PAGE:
In recent years, leather has been the focus of many associations and companies, concerned about the sustainability of this material. Related discussions have taken place at a much stronger and more sophisticated level than ever before, covering topics such as animal welfare, and environmental and social impact issues (health of the workers who transform hide to leather in the tanneries). Work done in this area on behalf of end-consumer brands which focuses on the traceability of leather, have further fostered and strengthened the discussion.
Unlike many other materials used for clothing, leather waste and used leather products have long been sent to landfill or incineration and were not really compatible with both open loop and closed loop recycling processes. These materials were usually not commercially exploited as a raw material to manufacture other products.
The questions that have been worked on for materials such as cotton, polyester, nylon and even down and wool are now being asked also for leather: Are recycled leather fibres materials, rather than virgin leather, a viable and desirable ingredient, both from a product as well as sustainability point of view?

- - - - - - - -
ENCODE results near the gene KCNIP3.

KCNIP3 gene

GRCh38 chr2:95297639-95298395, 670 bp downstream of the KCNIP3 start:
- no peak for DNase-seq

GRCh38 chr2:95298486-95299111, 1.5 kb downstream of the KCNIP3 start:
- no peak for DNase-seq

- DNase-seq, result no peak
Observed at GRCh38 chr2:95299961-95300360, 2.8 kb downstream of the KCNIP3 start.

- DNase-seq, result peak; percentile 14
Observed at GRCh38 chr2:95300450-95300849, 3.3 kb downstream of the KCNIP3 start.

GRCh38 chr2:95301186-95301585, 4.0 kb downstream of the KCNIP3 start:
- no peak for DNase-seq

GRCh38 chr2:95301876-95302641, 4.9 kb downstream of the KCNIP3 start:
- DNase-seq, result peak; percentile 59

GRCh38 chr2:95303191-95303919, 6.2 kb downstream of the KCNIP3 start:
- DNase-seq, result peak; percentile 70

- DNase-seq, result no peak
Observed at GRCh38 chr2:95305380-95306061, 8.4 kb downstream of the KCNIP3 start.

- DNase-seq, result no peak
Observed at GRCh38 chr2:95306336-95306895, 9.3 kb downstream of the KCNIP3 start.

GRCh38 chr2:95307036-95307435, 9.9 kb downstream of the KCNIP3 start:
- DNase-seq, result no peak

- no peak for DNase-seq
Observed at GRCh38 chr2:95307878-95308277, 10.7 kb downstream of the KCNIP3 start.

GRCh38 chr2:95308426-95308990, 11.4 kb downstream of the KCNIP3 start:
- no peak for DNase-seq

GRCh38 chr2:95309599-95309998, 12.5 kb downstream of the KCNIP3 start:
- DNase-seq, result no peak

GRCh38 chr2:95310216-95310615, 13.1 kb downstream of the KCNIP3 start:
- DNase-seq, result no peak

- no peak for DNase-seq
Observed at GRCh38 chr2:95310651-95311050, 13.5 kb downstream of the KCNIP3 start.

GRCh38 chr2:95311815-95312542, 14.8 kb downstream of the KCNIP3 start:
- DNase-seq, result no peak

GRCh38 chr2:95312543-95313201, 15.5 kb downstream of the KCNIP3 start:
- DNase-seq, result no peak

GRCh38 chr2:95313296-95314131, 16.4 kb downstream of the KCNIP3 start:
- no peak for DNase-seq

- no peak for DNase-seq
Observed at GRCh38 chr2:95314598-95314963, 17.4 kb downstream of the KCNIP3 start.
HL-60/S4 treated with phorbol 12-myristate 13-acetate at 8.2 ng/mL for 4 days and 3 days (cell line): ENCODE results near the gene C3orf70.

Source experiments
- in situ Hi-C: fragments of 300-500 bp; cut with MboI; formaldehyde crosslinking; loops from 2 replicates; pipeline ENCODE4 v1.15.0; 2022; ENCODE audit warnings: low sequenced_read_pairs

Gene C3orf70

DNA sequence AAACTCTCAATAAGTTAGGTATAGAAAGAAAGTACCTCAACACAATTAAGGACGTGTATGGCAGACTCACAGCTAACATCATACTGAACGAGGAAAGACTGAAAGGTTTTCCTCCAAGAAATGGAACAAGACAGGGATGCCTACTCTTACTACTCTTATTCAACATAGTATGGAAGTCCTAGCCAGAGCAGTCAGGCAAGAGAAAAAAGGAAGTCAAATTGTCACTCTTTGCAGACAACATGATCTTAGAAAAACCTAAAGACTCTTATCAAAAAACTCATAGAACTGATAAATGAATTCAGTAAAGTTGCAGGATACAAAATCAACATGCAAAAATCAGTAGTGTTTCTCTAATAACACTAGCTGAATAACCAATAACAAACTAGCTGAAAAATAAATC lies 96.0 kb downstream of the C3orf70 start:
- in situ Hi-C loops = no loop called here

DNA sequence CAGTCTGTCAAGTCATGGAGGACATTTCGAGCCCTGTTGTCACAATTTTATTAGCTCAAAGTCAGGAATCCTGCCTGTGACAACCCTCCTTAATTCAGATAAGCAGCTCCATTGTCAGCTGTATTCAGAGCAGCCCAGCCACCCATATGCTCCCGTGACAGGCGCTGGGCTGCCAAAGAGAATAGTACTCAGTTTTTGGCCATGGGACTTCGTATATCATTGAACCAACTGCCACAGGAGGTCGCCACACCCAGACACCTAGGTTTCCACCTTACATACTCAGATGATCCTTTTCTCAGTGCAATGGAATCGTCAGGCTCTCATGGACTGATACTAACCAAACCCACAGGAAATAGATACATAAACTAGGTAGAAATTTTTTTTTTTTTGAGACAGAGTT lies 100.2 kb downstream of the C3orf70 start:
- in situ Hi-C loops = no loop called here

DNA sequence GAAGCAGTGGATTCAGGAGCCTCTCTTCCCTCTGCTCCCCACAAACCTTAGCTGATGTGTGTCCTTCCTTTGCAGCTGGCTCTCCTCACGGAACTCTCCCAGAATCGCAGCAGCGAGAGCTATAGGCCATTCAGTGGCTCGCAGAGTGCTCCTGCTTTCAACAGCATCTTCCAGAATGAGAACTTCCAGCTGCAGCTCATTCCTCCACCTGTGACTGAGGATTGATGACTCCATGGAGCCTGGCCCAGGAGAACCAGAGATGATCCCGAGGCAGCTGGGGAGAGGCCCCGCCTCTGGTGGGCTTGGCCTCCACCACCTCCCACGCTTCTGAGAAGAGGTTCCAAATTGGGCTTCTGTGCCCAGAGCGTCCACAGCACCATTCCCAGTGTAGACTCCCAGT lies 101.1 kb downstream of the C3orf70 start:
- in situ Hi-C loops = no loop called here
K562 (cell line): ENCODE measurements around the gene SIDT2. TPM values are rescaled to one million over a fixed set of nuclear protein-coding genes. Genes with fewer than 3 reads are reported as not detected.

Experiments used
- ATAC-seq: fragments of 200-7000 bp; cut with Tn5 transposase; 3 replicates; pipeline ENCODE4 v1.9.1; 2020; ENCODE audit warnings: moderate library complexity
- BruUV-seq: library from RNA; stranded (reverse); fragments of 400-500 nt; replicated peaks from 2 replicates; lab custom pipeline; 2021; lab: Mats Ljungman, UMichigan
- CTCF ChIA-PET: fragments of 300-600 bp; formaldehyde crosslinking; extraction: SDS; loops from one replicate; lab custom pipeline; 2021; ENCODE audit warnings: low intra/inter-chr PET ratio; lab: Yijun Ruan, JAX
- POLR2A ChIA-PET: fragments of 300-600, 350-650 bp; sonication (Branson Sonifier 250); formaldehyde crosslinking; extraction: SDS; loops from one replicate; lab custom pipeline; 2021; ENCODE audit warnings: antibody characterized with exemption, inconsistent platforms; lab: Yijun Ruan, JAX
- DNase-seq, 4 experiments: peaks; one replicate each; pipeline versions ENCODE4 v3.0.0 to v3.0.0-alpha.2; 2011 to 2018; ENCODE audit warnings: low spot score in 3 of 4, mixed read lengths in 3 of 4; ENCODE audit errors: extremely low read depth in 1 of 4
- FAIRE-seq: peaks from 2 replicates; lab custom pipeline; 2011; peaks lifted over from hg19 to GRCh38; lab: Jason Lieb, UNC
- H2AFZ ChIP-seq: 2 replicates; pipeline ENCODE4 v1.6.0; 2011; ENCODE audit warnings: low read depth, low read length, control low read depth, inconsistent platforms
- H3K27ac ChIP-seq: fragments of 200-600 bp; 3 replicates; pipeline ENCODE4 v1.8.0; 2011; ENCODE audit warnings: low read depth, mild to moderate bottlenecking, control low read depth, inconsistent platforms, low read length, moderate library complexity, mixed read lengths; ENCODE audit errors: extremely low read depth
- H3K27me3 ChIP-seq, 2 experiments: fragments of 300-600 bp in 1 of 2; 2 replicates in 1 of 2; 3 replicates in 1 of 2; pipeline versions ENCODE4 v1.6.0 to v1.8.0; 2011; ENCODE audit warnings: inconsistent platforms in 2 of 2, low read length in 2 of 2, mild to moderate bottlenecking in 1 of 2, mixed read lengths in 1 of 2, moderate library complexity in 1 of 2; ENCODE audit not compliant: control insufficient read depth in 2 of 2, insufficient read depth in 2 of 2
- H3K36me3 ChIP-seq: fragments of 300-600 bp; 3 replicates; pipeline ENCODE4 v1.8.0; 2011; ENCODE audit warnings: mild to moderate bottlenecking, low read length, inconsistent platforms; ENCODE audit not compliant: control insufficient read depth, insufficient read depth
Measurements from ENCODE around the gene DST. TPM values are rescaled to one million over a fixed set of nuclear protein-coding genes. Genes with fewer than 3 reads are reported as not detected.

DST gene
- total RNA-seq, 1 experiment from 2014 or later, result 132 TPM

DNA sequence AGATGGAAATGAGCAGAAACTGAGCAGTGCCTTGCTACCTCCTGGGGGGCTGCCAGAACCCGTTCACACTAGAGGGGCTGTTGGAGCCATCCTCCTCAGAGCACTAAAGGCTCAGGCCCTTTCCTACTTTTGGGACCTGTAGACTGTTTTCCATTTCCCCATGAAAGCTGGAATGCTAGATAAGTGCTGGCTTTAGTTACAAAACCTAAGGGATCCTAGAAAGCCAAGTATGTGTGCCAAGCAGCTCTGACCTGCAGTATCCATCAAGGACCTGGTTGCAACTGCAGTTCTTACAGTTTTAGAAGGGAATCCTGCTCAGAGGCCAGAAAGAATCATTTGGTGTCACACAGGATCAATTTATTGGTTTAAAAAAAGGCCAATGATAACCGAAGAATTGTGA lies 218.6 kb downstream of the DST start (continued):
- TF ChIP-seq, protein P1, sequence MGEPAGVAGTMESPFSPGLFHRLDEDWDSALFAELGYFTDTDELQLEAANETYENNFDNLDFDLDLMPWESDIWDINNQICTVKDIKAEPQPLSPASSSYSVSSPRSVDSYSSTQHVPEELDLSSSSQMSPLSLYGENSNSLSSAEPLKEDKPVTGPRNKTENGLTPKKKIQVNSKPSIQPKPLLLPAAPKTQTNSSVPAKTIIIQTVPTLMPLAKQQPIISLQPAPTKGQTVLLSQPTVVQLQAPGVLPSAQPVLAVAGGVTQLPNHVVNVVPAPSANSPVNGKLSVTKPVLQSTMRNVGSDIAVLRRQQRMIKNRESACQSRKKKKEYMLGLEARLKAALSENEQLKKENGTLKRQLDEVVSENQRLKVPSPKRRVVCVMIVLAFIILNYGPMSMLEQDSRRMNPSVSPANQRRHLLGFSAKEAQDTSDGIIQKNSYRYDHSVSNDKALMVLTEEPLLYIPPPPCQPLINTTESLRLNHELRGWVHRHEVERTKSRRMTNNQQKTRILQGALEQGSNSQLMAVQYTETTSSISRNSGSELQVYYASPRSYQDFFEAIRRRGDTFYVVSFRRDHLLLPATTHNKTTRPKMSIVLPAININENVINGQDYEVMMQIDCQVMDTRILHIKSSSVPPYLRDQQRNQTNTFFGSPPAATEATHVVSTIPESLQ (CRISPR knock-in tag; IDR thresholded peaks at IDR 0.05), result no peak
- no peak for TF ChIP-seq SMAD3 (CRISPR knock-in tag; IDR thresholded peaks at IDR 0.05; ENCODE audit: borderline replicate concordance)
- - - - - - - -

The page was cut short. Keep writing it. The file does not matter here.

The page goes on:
Broadly, this document covers the following areas:
- Background: Terminology and legal setting
- Supply chain and production processes
- Sustainability benefits and challenges.
However, it is important to state that this present document does not cover a scientific and nuanced discussion of the environmental and/or social benefits or challenges comparing virgin vs recycled leather fibres materials. The principle reasons for this decision are the lack of available and peer reviewed data, as well as methodological questions related to LCA framing.
You can download the primer in PDF format here.